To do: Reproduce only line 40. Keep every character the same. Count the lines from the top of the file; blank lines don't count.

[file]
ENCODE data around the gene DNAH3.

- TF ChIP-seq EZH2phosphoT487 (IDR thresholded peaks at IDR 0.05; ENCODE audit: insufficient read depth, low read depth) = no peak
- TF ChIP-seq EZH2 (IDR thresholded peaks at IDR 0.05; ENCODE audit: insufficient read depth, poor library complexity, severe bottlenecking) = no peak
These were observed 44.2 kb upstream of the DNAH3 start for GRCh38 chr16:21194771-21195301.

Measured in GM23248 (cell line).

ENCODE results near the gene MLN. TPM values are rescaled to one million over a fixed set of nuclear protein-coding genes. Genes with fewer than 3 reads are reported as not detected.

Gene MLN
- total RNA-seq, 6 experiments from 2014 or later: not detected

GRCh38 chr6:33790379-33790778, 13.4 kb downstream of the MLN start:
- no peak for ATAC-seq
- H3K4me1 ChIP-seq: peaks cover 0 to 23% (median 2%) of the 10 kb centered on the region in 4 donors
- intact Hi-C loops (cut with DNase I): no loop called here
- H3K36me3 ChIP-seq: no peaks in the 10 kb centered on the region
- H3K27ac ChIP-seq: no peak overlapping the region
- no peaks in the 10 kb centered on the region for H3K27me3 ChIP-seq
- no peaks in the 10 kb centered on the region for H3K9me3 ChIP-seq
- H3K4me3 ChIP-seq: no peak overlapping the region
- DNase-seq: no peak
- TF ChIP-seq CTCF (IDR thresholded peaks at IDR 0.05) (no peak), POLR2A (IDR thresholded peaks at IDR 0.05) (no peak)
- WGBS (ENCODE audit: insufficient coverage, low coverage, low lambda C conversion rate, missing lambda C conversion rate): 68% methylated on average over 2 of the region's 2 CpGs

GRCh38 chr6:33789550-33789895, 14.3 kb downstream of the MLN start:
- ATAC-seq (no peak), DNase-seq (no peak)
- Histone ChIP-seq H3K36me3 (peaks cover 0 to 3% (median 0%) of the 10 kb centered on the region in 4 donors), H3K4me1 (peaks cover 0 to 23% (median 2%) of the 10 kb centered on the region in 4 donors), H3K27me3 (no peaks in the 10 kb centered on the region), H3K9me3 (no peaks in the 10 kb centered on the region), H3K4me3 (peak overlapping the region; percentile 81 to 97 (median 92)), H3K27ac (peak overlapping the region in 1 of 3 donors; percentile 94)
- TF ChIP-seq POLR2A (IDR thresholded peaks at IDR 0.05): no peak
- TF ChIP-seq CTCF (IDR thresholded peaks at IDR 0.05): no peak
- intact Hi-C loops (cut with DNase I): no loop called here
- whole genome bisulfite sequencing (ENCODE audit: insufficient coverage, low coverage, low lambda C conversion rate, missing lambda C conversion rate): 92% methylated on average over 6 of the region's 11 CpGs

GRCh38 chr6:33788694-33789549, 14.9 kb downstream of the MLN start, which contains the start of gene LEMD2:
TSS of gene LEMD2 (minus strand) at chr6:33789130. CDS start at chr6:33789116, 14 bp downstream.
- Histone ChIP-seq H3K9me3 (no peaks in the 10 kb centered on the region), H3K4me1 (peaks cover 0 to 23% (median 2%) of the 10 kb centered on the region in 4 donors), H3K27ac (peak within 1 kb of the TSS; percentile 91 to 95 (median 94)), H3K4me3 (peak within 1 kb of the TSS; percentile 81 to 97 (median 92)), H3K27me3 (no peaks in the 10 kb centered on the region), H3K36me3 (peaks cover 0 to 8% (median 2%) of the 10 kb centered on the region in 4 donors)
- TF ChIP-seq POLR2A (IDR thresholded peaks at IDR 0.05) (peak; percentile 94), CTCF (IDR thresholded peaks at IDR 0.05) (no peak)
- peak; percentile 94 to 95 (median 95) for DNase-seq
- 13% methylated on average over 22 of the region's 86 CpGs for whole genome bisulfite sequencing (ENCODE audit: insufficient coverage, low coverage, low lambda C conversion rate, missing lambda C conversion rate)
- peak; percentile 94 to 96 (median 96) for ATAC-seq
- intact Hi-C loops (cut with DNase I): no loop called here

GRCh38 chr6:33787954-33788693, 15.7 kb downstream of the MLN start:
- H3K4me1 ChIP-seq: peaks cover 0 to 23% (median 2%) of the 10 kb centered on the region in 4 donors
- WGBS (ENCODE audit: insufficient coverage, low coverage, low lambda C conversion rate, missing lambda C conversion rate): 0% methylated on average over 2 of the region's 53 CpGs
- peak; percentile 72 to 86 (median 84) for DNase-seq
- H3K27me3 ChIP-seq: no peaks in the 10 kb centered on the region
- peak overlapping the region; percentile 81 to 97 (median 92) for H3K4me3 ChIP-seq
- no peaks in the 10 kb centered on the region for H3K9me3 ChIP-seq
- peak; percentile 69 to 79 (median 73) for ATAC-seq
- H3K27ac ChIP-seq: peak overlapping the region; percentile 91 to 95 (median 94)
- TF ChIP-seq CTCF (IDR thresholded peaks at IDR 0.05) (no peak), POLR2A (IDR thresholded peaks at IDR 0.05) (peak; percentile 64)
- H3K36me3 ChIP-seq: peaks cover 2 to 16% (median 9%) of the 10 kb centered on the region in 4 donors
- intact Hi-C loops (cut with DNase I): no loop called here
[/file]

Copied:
- H3K27me3 ChIP-seq: no peaks in the 10 kb centered on the region